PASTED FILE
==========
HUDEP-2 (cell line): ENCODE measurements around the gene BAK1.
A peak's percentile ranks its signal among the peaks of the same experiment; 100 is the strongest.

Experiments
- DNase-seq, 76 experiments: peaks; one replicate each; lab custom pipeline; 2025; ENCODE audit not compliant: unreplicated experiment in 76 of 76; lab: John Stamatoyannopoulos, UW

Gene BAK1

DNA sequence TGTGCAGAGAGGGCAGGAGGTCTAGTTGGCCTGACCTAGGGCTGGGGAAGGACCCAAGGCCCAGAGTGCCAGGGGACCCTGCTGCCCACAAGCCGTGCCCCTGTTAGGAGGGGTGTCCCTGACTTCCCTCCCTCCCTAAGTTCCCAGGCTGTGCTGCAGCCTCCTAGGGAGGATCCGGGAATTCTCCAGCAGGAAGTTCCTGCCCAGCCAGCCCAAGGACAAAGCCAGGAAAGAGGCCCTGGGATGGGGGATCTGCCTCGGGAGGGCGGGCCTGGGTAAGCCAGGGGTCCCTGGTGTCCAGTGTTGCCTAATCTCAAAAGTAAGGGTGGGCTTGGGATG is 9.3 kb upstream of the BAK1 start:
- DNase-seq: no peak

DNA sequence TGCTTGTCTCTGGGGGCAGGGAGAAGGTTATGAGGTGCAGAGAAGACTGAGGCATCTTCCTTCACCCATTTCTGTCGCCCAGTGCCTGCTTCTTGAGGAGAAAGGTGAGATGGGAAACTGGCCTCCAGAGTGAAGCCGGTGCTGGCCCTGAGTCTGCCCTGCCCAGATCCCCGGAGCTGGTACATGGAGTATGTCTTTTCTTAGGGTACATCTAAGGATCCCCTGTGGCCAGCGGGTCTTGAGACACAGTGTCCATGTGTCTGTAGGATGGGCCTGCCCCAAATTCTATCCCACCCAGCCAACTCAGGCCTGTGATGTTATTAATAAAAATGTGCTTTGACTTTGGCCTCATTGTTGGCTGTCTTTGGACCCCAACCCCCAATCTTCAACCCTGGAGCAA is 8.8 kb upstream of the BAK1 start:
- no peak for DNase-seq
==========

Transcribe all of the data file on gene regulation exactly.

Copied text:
HUDEP-2 (cell line): ENCODE measurements around the gene BAK1.
A peak's percentile ranks its signal among the peaks of the same experiment; 100 is the strongest.

Experiments
- DNase-seq, 76 experiments: peaks; one replicate each; lab custom pipeline; 2025; ENCODE audit not compliant: unreplicated experiment in 76 of 76; lab: John Stamatoyannopoulos, UW

Gene BAK1

DNA sequence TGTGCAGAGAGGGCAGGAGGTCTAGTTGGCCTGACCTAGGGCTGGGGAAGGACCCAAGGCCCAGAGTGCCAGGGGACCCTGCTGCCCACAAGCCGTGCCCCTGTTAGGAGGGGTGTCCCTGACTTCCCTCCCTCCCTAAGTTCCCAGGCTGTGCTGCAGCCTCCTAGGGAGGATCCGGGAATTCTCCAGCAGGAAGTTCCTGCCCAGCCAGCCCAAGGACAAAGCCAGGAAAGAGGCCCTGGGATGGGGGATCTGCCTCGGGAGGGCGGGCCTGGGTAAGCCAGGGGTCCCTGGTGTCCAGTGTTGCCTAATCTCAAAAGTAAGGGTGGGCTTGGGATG is 9.3 kb upstream of the BAK1 start:
- DNase-seq: no peak

DNA sequence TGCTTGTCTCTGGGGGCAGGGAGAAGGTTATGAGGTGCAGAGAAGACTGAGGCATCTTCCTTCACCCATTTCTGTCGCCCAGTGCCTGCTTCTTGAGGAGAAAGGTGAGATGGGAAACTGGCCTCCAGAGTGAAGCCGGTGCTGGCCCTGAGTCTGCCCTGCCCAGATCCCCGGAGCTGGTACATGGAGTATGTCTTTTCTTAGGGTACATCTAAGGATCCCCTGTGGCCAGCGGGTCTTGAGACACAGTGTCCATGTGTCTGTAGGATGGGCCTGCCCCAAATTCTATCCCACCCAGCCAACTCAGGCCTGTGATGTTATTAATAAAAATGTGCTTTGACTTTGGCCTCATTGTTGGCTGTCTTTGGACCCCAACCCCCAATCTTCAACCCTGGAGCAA is 8.8 kb upstream of the BAK1 start:
- no peak for DNase-seq